This is a classic example of the ox guarding the henhouse.  Luckily, as the Orlando Sentinel noted on Sunday, candidates for Florida’s highest office are weighing in on the side of accountability:

At that moment in 1984, every one of the cases in which Preston testified should’ve been reviewed.

So says State Sen. Dan Gelber, a former prosecutor and one of two Democrats hoping to face the Republican Kottkamp in the attorney general’s race next fall. “The nightmare of any prosecutor is to put an innocent person in jail,” Gelber said. “It’s an abomination of the system.”

His Democratic opponent, Dave Aronberg, agreed. “The attorney general has an obligation to do justice, no matter what. And justice is not just convictions,” he said. “I will look at this. I will not ignore it.”

So there is hope, I guess.  Lots of rhetoric, we’ll see about the action and whether it is honest, or a self-serving attempt to make this issue go away.

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Florida Today continues posthumous pummeling of Preston

Alejandra de la Fuente — July 06, 2009 @ 1:04 PM — Comments (0)

Florida Today continues to harp on the need for an independent investigation into the corruption and collusion engendered by John Preston and his cronies in Brevard County.

The Public Defender’s Office, a few local attorneys and the Innocence Project of Florida have called for Gov. Charlie Crist to assign a special prosecutor to look into the cases in which Preston assisted.

But while Crist refuses to appoint a special prosecutor, an investigation could be ordered by the Brevard County judiciary.

Though not typical, it is within the power of the chief judge of the 18th Circuit — which includes both Brevard and Seminole counties — to order a special grand jury to investigate the State Attorney’s Office if warranted.

Judge Preston Silvernail, elected chief judge of the 18th Circuit this week, said he is aware of the controversy surrounding the state’s use of Preston at trial but said empanelling a special grand jury would be a last resort.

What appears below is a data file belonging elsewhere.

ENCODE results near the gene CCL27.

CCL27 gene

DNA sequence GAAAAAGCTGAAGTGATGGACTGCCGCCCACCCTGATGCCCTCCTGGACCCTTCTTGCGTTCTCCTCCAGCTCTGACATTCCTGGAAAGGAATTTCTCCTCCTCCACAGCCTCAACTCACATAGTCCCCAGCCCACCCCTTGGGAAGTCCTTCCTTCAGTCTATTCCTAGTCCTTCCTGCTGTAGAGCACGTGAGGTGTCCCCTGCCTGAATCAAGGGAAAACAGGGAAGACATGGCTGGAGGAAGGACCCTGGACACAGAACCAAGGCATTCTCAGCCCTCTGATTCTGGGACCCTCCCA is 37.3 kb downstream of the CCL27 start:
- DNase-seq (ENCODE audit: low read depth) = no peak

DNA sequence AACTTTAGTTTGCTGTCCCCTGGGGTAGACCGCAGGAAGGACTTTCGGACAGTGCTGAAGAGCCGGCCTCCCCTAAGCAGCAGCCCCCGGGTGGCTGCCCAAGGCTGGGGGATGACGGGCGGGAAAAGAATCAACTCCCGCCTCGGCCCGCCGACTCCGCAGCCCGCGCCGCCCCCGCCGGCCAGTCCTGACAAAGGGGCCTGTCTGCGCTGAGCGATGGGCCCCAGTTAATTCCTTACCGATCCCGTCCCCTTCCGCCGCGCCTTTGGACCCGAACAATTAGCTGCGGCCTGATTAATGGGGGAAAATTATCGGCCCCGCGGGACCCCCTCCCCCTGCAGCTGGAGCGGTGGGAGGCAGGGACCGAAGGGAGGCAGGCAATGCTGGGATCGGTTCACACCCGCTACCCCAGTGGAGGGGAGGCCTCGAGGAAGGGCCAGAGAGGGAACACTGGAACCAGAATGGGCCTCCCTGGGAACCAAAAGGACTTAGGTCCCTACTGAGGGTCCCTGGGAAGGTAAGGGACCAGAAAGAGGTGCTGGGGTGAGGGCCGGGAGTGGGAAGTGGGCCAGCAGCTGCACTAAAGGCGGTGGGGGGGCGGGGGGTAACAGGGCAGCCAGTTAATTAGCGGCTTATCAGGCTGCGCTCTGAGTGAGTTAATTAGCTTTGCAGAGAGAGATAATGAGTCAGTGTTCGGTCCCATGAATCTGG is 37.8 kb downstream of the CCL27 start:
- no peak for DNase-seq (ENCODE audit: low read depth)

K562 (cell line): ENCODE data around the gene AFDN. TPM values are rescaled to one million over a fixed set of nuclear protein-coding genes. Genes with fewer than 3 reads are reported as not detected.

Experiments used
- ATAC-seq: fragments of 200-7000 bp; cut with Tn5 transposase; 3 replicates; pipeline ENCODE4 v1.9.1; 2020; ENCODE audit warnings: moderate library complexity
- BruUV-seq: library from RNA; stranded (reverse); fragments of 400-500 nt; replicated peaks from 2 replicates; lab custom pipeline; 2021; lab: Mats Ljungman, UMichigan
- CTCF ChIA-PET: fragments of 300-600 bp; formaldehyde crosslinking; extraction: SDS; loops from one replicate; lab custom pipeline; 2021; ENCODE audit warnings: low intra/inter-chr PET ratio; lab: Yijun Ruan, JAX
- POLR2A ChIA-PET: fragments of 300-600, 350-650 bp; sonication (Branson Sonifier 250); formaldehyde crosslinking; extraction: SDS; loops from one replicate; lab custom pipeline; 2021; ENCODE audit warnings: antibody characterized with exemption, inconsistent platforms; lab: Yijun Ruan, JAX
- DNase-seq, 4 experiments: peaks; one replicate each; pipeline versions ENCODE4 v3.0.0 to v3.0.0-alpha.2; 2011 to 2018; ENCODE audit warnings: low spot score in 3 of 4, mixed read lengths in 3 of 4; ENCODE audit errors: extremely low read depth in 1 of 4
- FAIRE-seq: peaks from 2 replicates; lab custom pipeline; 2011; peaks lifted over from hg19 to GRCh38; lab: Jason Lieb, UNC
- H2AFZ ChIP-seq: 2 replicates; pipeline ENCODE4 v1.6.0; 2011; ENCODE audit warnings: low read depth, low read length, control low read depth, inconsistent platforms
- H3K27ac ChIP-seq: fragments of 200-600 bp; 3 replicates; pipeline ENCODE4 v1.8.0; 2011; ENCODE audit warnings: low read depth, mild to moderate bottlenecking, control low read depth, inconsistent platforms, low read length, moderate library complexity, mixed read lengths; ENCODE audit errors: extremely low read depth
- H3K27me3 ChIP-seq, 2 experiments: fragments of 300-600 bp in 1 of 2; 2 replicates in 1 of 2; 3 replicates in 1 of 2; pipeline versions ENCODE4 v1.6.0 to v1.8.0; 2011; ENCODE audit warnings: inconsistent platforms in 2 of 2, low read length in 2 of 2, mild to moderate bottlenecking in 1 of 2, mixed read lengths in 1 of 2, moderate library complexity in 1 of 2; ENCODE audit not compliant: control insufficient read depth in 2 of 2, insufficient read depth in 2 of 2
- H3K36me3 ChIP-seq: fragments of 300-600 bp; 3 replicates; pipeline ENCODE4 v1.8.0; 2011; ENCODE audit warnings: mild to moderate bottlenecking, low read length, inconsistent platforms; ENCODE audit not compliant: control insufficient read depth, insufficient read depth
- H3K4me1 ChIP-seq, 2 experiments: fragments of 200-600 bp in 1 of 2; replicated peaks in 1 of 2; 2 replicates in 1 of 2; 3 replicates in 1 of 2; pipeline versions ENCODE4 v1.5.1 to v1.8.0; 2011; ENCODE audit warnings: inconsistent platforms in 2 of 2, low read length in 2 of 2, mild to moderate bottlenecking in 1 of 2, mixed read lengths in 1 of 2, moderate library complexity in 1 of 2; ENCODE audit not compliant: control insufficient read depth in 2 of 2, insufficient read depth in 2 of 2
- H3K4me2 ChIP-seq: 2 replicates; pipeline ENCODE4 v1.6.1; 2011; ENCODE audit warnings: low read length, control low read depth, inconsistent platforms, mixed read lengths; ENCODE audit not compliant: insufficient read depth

And a quick rundown of the outrage generated by Preston’s shenanigan:

Seth Miller, executive director of the nonprofit Innocence Project of Florida, has said Preston was fed information. Former prosecutor Sam Bardwell said he quit working for the State Attorney’s Office because of “fabrication of evidence,” and retired Judge Gilbert Goshorn said the dog handler must have obtained information about cases before putting the dog to work.

And to really hammer the point home, they published a new editorial on Sunday, calling the investigation a “political hot potato.”

[The testimony of Goshorn and others] underscores questions about the possible innocence of other inmates still imprisoned — questions that must be answered for justice to be served.

So must questions about the actions of public officials, who, if found guilty of manufacturing evidence, should be prosecuted to the full extent of the law.

Kudos once again to Florida Today for playing the part of the media watchdog: demanding transparency and accountability for heinous crimes against justice.

Innocence Project of Florida,justice, , , hits Preston hard with new series

Alejandra de la Fuente — June 29, 2009 @ 10:48 AM — Comments (0)

Patricia Phillips writes for the out of Oklahoma, but she’s heard of John Preston. That’s how far-flung his chicanery and fraud were. She writes today for the website in part of a new series exposing Preston, and she has what is possibly the best Preston lede I’ve read yet:

The situation in Brevard County, FL was so bad that one prosecutor resigned because he couldn’t stand the lies any more.

Hop over and check out the story. More news is good news.